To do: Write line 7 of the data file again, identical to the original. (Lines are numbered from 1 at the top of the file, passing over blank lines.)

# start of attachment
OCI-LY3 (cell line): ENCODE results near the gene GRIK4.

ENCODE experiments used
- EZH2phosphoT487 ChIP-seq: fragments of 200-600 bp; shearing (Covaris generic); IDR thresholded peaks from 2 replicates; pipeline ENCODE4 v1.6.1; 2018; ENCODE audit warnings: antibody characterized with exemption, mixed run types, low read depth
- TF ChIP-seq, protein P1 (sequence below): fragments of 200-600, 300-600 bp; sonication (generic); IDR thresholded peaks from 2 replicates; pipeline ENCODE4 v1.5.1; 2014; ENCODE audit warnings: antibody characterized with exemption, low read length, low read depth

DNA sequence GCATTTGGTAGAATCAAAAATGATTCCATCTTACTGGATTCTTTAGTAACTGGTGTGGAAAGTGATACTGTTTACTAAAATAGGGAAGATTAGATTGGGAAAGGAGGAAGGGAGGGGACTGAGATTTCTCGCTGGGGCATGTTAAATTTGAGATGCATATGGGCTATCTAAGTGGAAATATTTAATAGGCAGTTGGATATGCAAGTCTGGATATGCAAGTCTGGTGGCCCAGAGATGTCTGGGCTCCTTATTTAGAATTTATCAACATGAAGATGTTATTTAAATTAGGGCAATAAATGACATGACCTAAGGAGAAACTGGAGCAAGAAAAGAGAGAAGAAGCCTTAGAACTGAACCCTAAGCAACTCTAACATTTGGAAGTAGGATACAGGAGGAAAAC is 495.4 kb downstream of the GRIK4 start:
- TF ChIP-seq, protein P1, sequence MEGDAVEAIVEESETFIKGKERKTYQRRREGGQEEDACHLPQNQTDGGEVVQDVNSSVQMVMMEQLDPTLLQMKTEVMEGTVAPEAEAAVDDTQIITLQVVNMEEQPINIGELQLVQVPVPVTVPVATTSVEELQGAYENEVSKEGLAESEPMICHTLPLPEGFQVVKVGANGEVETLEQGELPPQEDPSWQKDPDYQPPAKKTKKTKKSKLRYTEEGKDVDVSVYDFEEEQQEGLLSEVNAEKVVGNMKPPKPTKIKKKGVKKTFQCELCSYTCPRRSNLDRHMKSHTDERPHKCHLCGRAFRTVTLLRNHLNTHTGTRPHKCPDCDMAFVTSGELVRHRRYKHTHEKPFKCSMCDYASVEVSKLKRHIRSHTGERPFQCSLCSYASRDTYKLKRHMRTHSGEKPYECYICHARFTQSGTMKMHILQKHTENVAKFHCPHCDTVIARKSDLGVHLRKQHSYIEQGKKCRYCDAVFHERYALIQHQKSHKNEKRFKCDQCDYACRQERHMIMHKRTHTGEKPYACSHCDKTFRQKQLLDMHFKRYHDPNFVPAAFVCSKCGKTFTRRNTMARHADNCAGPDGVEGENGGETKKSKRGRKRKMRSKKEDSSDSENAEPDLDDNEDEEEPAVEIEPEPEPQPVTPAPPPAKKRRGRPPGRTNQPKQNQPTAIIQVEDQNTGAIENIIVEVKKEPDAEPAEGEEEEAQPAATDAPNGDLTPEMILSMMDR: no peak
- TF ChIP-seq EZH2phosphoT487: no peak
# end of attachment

- TF ChIP-seq EZH2phosphoT487: no peak